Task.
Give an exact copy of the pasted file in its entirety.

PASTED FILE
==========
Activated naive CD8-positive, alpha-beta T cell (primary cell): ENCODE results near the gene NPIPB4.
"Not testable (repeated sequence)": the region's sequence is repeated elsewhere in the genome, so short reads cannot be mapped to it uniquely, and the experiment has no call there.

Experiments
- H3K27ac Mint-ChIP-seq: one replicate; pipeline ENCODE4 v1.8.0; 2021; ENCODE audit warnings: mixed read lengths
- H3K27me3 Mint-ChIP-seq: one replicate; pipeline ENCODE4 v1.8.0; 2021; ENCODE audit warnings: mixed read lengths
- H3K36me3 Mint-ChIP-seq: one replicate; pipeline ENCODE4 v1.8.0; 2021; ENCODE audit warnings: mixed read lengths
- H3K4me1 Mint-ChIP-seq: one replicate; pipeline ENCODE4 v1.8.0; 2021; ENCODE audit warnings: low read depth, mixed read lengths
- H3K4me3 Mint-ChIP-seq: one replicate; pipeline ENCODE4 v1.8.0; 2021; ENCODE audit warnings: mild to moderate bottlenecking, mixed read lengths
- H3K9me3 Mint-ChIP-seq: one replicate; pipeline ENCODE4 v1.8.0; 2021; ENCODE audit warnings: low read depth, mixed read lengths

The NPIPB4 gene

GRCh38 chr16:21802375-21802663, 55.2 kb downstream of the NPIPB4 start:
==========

Activated naive CD8-positive, alpha-beta T cell (primary cell): ENCODE results near the gene NPIPB4.
"Not testable (repeated sequence)": the region's sequence is repeated elsewhere in the genome, so short reads cannot be mapped to it uniquely, and the experiment has no call there.

Experiments
- H3K27ac Mint-ChIP-seq: one replicate; pipeline ENCODE4 v1.8.0; 2021; ENCODE audit warnings: mixed read lengths
- H3K27me3 Mint-ChIP-seq: one replicate; pipeline ENCODE4 v1.8.0; 2021; ENCODE audit warnings: mixed read lengths
- H3K36me3 Mint-ChIP-seq: one replicate; pipeline ENCODE4 v1.8.0; 2021; ENCODE audit warnings: mixed read lengths
- H3K4me1 Mint-ChIP-seq: one replicate; pipeline ENCODE4 v1.8.0; 2021; ENCODE audit warnings: low read depth, mixed read lengths
- H3K4me3 Mint-ChIP-seq: one replicate; pipeline ENCODE4 v1.8.0; 2021; ENCODE audit warnings: mild to moderate bottlenecking, mixed read lengths
- H3K9me3 Mint-ChIP-seq: one replicate; pipeline ENCODE4 v1.8.0; 2021; ENCODE audit warnings: low read depth, mixed read lengths

The NPIPB4 gene

GRCh38 chr16:21802375-21802663, 55.2 kb downstream of the NPIPB4 start: